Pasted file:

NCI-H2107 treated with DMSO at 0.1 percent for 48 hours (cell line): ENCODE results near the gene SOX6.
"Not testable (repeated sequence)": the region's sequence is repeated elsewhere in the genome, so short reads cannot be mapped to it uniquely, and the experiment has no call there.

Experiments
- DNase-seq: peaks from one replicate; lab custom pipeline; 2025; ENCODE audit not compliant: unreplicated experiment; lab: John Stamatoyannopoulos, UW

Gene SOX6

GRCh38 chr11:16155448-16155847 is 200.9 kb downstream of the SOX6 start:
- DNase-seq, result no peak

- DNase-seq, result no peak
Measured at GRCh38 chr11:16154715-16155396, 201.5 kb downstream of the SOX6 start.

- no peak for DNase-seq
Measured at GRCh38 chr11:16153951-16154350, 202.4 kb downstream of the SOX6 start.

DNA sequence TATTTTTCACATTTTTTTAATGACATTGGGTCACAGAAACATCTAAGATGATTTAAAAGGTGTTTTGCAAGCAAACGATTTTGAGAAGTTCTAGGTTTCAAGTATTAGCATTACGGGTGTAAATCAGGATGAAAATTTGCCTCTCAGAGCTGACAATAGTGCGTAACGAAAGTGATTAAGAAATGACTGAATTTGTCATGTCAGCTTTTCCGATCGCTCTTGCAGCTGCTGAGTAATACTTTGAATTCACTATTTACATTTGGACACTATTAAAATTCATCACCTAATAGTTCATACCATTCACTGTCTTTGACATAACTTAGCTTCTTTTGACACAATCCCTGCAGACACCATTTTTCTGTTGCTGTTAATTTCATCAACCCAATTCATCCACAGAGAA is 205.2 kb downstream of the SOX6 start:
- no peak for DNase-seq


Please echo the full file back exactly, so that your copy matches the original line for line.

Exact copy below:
NCI-H2107 treated with DMSO at 0.1 percent for 48 hours (cell line): ENCODE results near the gene SOX6.
"Not testable (repeated sequence)": the region's sequence is repeated elsewhere in the genome, so short reads cannot be mapped to it uniquely, and the experiment has no call there.

Experiments
- DNase-seq: peaks from one replicate; lab custom pipeline; 2025; ENCODE audit not compliant: unreplicated experiment; lab: John Stamatoyannopoulos, UW

Gene SOX6

GRCh38 chr11:16155448-16155847 is 200.9 kb downstream of the SOX6 start:
- DNase-seq, result no peak

- DNase-seq, result no peak
Measured at GRCh38 chr11:16154715-16155396, 201.5 kb downstream of the SOX6 start.

- no peak for DNase-seq
Measured at GRCh38 chr11:16153951-16154350, 202.4 kb downstream of the SOX6 start.

DNA sequence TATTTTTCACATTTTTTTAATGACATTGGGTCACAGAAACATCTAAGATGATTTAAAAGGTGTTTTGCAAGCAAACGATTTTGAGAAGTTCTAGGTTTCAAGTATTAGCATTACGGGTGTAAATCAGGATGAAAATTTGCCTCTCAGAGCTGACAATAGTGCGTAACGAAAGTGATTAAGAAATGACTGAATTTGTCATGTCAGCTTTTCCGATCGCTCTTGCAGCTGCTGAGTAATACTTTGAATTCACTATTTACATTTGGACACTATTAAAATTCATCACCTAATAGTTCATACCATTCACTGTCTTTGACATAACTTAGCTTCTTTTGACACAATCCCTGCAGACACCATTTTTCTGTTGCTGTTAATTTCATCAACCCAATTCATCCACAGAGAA is 205.2 kb downstream of the SOX6 start:
- no peak for DNase-seq